apple of Sodom

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English[edit]

The fruit of the mudar (Calotropis procera); sense 2.1)
The ripe fruit of the black spine nightshade or devil's apple (Solanum linnaeanum; sense 2.3.4)

Etymology[edit]

apple + of + Sodom; compare the common assumption that the forbidden fruit of the Garden of Eden was an apple. Possibly also imitative of Hebrew [script needed] (tapuah) + [script needed] (Sdom)

Pronunciation[edit]

Noun[edit]

apple of Sodom (plural apples of Sodom)

  1. (medieval mythology) A gigantic tree supposed to have grown on the site of the destroyed cities Sodom and Gomorrah (see Genesis 18–19 in the Bible), the apples of which would turn to ash and smoke once picked.
    • 1824 May, “Palestine Mission”, in The Latter Day Luminary (New Series), volume V, number V, Washington, D.C.: Printed and published by John S[ilva] Meehan, Columbian Office, North E Street, OCLC 34718713, page 141:
      We searched for the famous apple of Sodom, and found two kinds of fruit, either of which, with the help of a little poetic imagination, might pass for the fruit in question. [] The other fruit, which we observed, and which seems to me more like the apple in question, grows around Jericho. It looks very inviting, but its taste is extremely bitter and disagreeable. One of the Arabs told me it was poisonous. [François-René de] Chateaubriand, who thought this the apple of Sodom, says, "When dried it yields a blackish seed, which may be compared to ashes, and which in taste resembles bitter pepper." Whether either of these is the apple of Sodom, or whether there is any such apple, even after all that Josephus and Tacitus and others have said about it, I will not attempt to decide.
    • 1830, Antoine Augustin Calmet; Charles Taylor, “Asphaltites”, in Calmet's Dictionary of the Holy Bible, with the Biblical Fragments, [...] In Five Volumes, volume I (Dictionary, A to IZR), 5th rev. and enlarged edition, London: Holdsworth and Ball, 18 St. Paul's Church-yard, OCLC 674439618, page 206, column 1:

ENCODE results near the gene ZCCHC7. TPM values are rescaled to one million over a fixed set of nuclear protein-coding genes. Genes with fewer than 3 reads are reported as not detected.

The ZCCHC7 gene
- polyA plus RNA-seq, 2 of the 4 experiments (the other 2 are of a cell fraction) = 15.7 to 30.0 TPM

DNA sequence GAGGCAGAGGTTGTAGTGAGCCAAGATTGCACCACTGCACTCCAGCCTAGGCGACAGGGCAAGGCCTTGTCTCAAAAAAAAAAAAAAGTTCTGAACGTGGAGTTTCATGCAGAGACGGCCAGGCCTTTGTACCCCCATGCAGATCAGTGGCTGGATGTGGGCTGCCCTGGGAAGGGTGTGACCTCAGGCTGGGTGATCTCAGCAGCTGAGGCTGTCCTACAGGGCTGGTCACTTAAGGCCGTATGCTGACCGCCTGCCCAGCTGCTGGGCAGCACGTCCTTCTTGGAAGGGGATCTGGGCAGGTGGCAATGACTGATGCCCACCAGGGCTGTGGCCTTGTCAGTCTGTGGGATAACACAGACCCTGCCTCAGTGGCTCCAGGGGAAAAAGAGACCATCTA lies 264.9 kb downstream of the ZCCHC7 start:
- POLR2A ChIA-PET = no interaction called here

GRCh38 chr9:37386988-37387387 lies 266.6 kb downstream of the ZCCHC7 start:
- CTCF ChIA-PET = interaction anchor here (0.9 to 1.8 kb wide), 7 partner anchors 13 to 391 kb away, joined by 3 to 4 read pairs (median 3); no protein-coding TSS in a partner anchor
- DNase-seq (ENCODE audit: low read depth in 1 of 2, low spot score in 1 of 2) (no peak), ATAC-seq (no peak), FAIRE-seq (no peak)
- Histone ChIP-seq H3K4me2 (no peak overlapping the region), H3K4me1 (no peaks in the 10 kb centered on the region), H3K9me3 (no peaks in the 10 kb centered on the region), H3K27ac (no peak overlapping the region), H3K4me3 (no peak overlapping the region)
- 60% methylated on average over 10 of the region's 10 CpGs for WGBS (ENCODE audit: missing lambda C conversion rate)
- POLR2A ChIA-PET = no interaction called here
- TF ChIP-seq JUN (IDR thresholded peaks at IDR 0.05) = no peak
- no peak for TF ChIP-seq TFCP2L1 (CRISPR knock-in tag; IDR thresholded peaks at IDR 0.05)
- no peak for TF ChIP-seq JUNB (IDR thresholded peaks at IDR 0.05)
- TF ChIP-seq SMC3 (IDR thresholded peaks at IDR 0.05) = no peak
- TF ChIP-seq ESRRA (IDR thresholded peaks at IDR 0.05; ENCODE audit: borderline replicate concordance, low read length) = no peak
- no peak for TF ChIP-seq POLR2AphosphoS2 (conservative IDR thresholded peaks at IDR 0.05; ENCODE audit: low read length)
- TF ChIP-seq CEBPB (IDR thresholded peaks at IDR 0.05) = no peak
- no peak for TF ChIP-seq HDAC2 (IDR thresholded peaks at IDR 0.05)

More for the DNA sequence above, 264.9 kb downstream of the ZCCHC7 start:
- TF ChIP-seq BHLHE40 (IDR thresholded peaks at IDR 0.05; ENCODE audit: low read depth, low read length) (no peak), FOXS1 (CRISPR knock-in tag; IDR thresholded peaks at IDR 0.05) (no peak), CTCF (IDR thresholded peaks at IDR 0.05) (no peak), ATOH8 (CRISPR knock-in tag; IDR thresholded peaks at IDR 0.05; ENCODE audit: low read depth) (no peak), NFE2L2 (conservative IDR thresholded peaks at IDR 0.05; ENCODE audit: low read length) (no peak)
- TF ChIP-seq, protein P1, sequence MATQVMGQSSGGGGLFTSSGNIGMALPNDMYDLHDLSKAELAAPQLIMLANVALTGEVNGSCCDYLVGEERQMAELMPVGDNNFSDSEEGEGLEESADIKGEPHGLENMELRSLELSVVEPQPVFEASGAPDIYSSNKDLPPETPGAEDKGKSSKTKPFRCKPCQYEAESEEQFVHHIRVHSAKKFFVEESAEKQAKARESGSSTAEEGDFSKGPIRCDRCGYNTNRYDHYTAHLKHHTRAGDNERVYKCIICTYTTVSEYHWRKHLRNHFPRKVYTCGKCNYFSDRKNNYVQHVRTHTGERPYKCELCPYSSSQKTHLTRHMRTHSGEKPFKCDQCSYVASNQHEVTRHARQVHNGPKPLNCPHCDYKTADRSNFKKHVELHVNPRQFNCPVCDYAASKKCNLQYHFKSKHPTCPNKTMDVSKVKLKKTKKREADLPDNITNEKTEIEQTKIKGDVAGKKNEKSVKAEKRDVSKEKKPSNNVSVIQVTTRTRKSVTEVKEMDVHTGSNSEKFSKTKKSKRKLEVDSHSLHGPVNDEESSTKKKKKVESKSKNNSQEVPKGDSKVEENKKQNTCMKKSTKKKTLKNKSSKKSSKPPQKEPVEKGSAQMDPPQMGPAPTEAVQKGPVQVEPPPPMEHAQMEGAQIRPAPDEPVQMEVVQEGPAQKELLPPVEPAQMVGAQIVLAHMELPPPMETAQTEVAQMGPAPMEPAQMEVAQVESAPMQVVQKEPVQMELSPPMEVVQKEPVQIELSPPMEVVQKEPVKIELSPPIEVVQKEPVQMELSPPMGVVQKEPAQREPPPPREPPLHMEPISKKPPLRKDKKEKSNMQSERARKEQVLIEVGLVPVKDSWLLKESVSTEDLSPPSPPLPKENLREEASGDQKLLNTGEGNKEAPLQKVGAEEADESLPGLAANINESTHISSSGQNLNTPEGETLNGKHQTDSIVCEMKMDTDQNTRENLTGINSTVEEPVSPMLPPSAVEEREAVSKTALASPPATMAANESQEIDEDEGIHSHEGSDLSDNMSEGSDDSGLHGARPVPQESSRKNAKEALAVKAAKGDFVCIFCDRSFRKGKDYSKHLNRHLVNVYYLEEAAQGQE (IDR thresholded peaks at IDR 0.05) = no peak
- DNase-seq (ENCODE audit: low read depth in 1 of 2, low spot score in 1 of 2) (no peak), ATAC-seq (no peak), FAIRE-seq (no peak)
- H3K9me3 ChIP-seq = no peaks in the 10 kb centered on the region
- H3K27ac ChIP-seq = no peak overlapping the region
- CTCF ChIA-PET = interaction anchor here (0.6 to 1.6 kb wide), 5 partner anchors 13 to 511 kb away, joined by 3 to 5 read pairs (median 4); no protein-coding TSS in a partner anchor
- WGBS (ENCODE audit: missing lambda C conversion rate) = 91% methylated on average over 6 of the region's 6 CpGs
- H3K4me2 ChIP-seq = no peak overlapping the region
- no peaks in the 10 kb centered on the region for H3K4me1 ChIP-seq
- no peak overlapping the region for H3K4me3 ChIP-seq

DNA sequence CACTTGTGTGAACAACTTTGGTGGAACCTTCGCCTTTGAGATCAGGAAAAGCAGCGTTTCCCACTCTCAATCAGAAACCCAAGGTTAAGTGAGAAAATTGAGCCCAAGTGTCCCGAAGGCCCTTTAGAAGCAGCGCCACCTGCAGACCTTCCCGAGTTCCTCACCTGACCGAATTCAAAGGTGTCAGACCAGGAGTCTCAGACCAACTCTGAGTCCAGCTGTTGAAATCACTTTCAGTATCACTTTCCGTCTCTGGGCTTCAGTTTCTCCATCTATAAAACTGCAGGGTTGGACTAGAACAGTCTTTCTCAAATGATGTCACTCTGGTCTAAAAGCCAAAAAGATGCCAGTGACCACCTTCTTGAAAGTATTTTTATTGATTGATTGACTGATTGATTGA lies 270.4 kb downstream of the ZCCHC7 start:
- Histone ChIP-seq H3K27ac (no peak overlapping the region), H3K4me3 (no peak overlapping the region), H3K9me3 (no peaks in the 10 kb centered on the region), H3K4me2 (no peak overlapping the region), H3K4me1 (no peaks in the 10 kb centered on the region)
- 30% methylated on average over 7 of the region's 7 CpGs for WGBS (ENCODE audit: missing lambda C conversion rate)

The late adventurous traveller, M. [Ulrich Jasper] Seetzen, who went round the Red Sea, notices the famous apple of Sodom; of which report stated that it had all the appearance of the most inviting apple; but was filled with nauseous and bitter dust only.
  2. (medieval mythology) The fruit of the mythical tree.
    • 1834 September, “The Influence of the Press [L'Autocratie de la Presse, 8vo. La Haye: May, 1834]”, in Blackwood's Edinburgh Magazine, volume XXXVI, number CCXXVI, Edinburgh: William Blackwood and Sons; London: T[homas] Cadell, Strand, OCLC 701851679, page 378:
      Men have tasted of the apples of Sodom, and they have found bitter ashes under an inviting and luscious surface.
    • 1913, W[illiam] R[ichard] C[unningham] Latson, “Association of Ideas”, in Secrets of Mental Supremacy, Holyoke, Mass.: The Elizabeth Towne Co., OCLC 49437169, pages 71–72:
      Then in rapid succession there came into my mind memories of: the apple that William Tell is said to have shot off the head of his son; "apples of gold in pitchers of silver" mentioned in the Bible; the "apple of Sodom," the fruit of the osher tree, which is beautiful externally but filled with a kind of ashes—therefore often used as a symbol of disappointment; []
  3. (botany) The names of various plants, often bearing bitter or poisonous fruit.
    • 1997, Richard McMahon, “The Outdoor Environment and the Camper”, in Camping Hawai‛i: A Complete Guide, rev. edition, Honolulu, Hi.: University of Hawai‛i Press, ISBN 978-0-8248-1904-0, page 14:
      A particularly dangerous plant, and one that may cause confusion, is the apple of Sodom, a low, prickly bush with a tomatolike fruit that is highly poisonous.
    1. The mudar (Calotropis procera), a flowering plant, found from northern Africa to southeast Asia, which bears poisonous fruit.
    2. The bitter apple, colocynth, etc. (Citrullus colocynthis), a desert plant native to Asia and the Mediterranean Basin with extremely bitter flesh.
    3. A number of plants of the genus Solanum, the nightshades.
      1. The forest bitterberry (Solanum anguivi), a plant native to non-arid parts of Africa.
      2. The Carolina horsenettle (Solanum carolinense), a plant native to North America.
      3. The bitter apple, bitterball, or bitter tomato (Solanum incanum), a plant native to sub-Saharan Africa, the Middle East, and India.
      4. The black spine nightshade or devil's apple (Solanum linnaeanum), a plant native to southern Africa that bears poisonous berries.
      5. The nipplefruit (Solanum mammosum), a plant native to South America.

Usage notes[edit]

The mythological sense is often used figuratively, describing something that looks desirable but is worthless (see, for example, the 1834 quotation).

Translations[edit]

Further reading[edit]